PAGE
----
A Despicable Act an Unspeakable Tragedy

Perhaps I am still in sense of shock as the details and the reality of the bombings at the finish line of the Boston Marathon on Monday sink into my mind.

One is almost immune when one hears about civilian targeted  bombs exploding in those places of unrest like the Middle East or Africa.

Today, I can only wonder how something like this can happen here in my neighborhood.

These are the very streets that my family walks on a daily basis.

This Marathon is the event that I have run and finished with my family watching me cross the finish line.

We frequent those stores on Boylston St. that were damaged in the blast.

That this tragedy could happen in my neighborhood is all the more unsettling.

That my 10-year old son was literally on the corner of Newbury and Fairfield Streets and walking toward Boylston Street less than 90 seconds away when the second bomb exploded is all the more surreal. As my son said that night, “I felt the ground shake, saw the smoke and a horde of people running towards me” and then he gave me a big hug.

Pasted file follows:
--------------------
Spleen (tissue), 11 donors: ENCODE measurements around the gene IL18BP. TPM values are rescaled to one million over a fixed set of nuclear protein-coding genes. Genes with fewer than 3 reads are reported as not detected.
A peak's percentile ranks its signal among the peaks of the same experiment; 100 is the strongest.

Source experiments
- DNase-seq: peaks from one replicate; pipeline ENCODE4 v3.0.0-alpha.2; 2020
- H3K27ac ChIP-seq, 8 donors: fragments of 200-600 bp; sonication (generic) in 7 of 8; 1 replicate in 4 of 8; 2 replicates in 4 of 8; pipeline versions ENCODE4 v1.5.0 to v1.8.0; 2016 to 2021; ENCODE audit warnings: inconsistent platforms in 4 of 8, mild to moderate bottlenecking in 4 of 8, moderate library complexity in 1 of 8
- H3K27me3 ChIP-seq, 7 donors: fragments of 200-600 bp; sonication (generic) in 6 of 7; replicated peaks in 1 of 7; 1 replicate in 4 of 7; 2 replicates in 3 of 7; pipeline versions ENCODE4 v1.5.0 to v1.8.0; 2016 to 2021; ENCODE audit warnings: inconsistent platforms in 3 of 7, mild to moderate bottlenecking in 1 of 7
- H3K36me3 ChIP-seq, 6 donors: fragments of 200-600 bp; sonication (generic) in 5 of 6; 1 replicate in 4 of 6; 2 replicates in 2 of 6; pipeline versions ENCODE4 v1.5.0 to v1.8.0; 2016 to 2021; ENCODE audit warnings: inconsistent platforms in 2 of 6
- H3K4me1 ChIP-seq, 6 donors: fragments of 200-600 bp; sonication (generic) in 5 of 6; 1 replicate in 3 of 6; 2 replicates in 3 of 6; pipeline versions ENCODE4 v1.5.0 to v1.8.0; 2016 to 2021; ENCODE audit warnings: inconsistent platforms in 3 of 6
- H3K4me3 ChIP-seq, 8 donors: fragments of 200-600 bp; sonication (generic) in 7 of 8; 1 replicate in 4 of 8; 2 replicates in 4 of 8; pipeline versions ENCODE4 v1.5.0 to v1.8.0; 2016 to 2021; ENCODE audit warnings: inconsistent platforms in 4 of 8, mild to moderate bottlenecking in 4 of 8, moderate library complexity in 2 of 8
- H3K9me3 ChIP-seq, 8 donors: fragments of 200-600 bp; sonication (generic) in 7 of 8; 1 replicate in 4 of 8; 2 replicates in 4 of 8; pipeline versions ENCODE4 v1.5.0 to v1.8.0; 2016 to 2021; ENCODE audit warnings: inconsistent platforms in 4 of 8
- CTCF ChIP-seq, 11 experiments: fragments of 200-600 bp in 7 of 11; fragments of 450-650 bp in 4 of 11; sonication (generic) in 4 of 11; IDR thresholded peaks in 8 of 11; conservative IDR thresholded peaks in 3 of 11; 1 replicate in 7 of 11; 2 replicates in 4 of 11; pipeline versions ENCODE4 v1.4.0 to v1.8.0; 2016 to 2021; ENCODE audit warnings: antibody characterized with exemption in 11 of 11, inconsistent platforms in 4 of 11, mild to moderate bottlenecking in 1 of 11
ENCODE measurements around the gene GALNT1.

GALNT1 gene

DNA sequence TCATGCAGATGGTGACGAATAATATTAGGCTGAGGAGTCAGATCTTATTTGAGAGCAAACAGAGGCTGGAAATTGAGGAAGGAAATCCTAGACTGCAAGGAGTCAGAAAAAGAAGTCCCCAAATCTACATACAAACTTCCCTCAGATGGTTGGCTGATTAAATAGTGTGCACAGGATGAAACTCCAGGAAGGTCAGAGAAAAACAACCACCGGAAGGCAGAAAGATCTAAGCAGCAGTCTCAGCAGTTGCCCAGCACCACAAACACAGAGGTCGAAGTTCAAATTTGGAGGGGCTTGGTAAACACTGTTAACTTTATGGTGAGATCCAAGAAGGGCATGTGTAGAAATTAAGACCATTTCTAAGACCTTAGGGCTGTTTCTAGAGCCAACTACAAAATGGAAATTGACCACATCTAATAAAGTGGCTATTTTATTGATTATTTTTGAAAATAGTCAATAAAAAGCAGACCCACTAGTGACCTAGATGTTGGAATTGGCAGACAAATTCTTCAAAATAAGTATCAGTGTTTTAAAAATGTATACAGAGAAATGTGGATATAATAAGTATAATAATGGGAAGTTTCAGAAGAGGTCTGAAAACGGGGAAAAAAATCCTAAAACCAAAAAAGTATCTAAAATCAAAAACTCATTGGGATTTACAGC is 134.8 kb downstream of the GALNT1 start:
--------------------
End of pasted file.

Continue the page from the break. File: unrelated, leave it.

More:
My family was lucky – no one was injured.

There are other families from our community that were in the race or observing the race that were not hurt physically but may be scarred emotionally.

And there are those innocent people who have been killed or permanently maimed and words cannot express our sympathy.

As part of the human race, we can only pray that this will never happen again.

But the sad reality is that world has grown up and until last Monday I had not.

(Stephen Quigley is the President of the Independent Newspaper Group and lives with his family in the Back Bay section of Boston.)

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